Preparing for fluctuations in overtime to meet your peak season can be a challenge, and now you may have new rules to take into consideration. The U.S. Department of Labor (DOL) is proposing rule changes that could have a big impact on the way you do business when you're the busiest.
Proposed changes to the Fair Labor Standards Act (FLSA) would increase the number of employees who are eligible for overtime by raising the threshold of overtime exemption from $23,660 to $50,440 per year. These proposed regulations were issued on July 6, 2015.
If the proposed regulations are finalized as currently written, it would mean that anyone paid below the $50,440 threshold would not be exempt from overtime on any work over 40 hours per week. You'll want to consider what these proposed rule changes mean when planning your labor costs and compliance efforts. Here are some initial considerations for mitigating the repercussions of these FLSA changes once enacted:
- Start by classifying your employees by salary. Anyone making over the threshold amount ($50,440 or other amount if changed in final regulations) may be exempt from overtime if their job duties primarily involve executive, administrative or professional duties as defined under the regulations.
- Make note of anyone whose salary does not exceed the threshold, as these employees may be entitled to receive overtime now. This could greatly change the landscape of your costs.
Keep in mind that each state may enact regulations that differ from federal regulations. You'll need to follow whichever set of directives is more generous to the employee.
Know Your Employees' Hours
It's crucial to identify exactly how many hours per week each of your employees works. If a previously exempt employee made $26,000 annually under the old rules, and actually worked 40 hours per week, then you can convert that salary into an hourly rate equal to their pay, or $12.50 per hour.
You would then need to monitor those employees' work hours proactively with threshold reports and/or scheduling tools to manage overtime costs and to ensure that any work exceeding 40 hours per week is paid at the appropriate overtime rate. This is a great first step, but not all situations will be this straightforward.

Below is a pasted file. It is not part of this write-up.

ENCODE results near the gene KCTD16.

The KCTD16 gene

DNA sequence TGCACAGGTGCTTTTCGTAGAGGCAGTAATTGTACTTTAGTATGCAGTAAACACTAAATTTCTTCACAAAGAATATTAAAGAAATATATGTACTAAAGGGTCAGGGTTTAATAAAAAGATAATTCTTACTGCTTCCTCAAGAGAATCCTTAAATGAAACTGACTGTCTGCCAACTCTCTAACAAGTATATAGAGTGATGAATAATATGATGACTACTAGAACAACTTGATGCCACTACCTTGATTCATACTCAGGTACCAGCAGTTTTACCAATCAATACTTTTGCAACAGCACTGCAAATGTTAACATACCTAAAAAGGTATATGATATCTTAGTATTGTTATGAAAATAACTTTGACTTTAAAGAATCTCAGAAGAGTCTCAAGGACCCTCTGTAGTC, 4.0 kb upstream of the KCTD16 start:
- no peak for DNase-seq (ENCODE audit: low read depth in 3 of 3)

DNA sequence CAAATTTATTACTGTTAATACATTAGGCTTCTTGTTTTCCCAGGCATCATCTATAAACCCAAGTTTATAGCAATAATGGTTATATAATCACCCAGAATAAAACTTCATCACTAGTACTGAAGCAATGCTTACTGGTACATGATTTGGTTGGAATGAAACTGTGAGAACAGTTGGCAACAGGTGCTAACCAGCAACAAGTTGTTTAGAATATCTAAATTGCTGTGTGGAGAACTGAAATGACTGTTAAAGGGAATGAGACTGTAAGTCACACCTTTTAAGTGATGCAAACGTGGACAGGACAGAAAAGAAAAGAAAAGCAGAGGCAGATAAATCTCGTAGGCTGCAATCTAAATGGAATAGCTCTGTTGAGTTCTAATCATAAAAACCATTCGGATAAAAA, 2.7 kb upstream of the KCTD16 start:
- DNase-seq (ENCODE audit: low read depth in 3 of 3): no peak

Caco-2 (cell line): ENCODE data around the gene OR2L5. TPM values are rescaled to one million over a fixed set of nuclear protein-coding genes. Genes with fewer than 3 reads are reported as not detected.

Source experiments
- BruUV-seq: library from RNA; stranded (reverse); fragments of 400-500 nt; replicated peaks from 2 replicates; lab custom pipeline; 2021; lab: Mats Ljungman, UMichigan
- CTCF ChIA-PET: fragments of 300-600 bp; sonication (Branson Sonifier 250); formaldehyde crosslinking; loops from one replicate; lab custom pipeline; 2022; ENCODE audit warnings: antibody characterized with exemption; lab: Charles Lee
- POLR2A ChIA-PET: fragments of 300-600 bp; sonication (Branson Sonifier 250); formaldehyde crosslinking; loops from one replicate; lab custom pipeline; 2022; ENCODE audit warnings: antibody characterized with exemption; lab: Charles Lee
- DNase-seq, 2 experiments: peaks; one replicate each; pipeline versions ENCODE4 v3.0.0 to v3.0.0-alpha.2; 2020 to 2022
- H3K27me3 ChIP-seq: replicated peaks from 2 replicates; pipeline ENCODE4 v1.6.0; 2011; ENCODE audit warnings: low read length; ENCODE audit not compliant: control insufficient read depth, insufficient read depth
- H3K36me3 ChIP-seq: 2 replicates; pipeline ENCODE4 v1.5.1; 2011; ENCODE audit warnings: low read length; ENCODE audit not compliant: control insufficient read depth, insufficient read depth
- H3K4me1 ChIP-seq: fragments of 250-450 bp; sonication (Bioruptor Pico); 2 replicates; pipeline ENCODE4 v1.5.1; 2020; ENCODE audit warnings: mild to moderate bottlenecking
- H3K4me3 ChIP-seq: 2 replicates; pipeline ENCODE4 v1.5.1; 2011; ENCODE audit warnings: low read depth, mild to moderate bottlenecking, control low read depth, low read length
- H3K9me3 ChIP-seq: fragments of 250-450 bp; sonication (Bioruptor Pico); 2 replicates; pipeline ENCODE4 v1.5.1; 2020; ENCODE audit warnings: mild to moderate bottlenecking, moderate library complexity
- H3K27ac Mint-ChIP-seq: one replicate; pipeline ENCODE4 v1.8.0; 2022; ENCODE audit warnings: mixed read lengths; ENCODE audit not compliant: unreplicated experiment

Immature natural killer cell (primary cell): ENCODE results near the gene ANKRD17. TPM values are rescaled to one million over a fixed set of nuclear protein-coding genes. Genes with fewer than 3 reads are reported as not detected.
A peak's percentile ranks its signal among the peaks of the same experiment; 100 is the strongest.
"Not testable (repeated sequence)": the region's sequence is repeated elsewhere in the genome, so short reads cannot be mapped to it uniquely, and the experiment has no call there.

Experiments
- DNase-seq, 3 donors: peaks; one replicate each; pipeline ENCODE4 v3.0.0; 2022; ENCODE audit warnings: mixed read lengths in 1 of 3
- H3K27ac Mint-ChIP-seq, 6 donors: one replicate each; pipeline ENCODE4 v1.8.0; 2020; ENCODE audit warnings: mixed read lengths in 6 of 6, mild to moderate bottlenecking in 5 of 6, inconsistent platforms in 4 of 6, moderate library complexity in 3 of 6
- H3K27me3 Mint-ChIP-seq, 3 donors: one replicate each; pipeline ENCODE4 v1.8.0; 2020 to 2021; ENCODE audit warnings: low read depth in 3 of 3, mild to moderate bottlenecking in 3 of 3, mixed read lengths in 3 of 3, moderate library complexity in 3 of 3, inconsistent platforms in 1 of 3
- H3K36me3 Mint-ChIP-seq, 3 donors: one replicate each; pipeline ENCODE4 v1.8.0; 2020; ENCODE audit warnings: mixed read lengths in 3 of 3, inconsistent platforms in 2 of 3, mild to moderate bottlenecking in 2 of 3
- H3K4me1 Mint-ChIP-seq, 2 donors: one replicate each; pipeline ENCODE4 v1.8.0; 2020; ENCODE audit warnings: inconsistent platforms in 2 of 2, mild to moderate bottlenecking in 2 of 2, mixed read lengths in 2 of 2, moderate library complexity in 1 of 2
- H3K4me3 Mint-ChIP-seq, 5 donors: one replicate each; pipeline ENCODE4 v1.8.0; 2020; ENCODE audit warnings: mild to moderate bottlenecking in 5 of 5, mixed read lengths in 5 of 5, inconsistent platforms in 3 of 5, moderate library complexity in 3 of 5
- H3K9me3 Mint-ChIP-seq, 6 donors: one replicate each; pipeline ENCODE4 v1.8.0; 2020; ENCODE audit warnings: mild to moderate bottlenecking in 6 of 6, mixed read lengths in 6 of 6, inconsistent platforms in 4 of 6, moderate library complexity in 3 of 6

Consider Changes to Salaries
A different strategy may make sense for employees who make less than the proposed salary threshold, were previously exempt from overtime, and who typically work more than 40 hours per week. In this situation, you could consider raising employees' base salaries to at least the exemption threshold. To determine if this is a more cost-efficient approach, you will need to calculate the increased salary and compare it to the estimated overtime costs that would otherwise apply.
Examine these averages across your whole workforce. For example, if the average employee works eight hours of overtime per week at an hourly overtime rate of about $24 per hour, the average overtime paid would be around $10k per year. So you could consider whether any employees with a base salary of at least $40,000 per year who works the average or more should have their base salary increased. You should also extend this analysis to anyone with a lower base salary but higher than average historical overtime.
When preparing for seasonal overtime or your organization's busy season, you'll need to take a hard look at your budget. It might be prudent to consider whether hiring additional employees (full time, part time, or temporary) would be a more cost-effective strategy.
When making these decisions, it is important to keep in mind long-term goals and consider possible automation and technology possibilities as a way to control labor costs. For example, global organizations that automate leave and absence management had 33 percent less unplanned overtime, according to a report by the Aberdeen Group. Automation related to scheduling can be an important tool in managing overtime. Think of having an automatic summary of hours so you can see who is approaching the maximum number of hours and select the best person for any open shift.
You may find that some overtime is unavoidable. Take a realistic look at your processes and workforce to determine whether you'll need to plan to permit overtime in your busy season. If you can identify it early, based on past years, you'll be able to set aside funds in your budget for overtime to occur as planned.
There obviously isn't a one-size-fits-all approach for your business to best respond to the proposed changes in FLSA overtime requirements. You may need to pick and choose from a variety of alternatives. With a peak season arriving soon for many industries, take steps now to make sure your organization is prepared to be profitable.
For additional information, view the webcast: Avoiding Common Wage and Hour Violations.
 ADP, LLC is not a law firm, and the information contained in this article is not legal advice. Any discussion of issues are factors you may or may not use in your decision making process. If legal advice is desired or required, the services of legal counsel are recommended.
 Aberdeen, Productivity: Managing and Measuring a Workforce, January 2015
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